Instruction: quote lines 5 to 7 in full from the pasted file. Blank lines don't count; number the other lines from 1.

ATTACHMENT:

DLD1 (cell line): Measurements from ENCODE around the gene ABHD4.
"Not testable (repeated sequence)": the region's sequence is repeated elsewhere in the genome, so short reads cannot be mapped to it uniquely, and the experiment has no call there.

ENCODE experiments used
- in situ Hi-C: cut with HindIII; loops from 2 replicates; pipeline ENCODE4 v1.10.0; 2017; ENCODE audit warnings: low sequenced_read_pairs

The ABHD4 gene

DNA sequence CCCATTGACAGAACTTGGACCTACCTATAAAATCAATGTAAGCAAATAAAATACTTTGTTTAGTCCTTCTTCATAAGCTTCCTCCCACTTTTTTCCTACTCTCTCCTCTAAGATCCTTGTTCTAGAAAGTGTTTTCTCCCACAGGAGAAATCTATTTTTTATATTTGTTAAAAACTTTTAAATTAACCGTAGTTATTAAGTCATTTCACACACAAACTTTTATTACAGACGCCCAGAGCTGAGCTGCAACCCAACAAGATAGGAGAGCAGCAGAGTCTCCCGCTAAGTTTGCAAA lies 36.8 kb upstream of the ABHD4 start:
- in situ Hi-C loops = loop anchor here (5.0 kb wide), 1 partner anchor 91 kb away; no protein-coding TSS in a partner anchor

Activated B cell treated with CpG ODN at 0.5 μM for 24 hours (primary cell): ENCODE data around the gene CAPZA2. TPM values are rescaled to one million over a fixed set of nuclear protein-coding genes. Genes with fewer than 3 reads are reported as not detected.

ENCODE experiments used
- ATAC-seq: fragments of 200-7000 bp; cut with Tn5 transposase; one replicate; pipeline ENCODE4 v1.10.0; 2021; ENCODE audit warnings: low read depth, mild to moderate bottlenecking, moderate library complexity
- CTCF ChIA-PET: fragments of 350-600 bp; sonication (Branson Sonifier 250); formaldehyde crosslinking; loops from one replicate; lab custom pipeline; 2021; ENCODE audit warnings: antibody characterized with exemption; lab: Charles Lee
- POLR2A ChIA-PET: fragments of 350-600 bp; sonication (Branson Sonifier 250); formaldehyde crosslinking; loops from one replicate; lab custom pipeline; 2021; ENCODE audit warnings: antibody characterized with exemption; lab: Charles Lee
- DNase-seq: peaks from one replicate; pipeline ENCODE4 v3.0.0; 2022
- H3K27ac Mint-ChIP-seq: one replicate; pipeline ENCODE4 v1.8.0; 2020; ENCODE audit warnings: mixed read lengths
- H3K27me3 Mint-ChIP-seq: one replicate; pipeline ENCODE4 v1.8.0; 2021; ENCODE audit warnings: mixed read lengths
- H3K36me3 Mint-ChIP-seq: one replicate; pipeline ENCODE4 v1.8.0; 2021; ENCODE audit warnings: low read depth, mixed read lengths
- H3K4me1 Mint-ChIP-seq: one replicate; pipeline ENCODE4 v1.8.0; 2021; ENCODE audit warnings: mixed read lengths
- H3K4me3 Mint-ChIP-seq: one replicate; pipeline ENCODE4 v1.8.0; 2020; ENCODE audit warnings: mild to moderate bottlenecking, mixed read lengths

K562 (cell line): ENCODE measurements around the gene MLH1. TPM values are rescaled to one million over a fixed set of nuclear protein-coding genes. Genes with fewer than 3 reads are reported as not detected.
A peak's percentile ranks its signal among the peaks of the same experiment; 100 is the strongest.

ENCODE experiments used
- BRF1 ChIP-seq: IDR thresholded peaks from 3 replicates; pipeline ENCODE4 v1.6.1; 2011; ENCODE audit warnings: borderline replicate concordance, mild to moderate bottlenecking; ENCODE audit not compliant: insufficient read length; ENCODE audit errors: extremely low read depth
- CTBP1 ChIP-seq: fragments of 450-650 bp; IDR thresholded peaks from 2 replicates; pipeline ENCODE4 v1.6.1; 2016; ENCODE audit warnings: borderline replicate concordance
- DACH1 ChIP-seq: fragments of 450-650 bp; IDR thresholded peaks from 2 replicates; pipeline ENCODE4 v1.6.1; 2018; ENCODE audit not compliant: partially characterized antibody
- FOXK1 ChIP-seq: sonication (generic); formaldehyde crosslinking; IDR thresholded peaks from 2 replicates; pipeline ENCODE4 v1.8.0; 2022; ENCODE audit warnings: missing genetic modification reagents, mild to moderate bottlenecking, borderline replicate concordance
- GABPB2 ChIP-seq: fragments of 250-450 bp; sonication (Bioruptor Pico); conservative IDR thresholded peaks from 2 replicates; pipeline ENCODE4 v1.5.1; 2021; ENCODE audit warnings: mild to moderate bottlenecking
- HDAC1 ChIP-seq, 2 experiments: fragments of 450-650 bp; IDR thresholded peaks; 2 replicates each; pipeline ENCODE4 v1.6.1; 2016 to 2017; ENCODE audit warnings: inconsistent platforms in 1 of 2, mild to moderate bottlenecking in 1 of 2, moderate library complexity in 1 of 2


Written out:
The ABHD4 gene

DNA sequence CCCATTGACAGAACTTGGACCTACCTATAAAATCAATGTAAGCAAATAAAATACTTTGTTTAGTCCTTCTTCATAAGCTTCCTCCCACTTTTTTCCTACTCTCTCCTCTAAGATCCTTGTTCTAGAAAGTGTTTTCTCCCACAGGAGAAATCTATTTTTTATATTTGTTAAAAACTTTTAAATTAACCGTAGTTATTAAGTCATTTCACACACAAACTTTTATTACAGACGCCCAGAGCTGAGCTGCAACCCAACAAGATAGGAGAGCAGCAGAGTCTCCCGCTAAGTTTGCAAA lies 36.8 kb upstream of the ABHD4 start:
- in situ Hi-C loops = loop anchor here (5.0 kb wide), 1 partner anchor 91 kb away; no protein-coding TSS in a partner anchor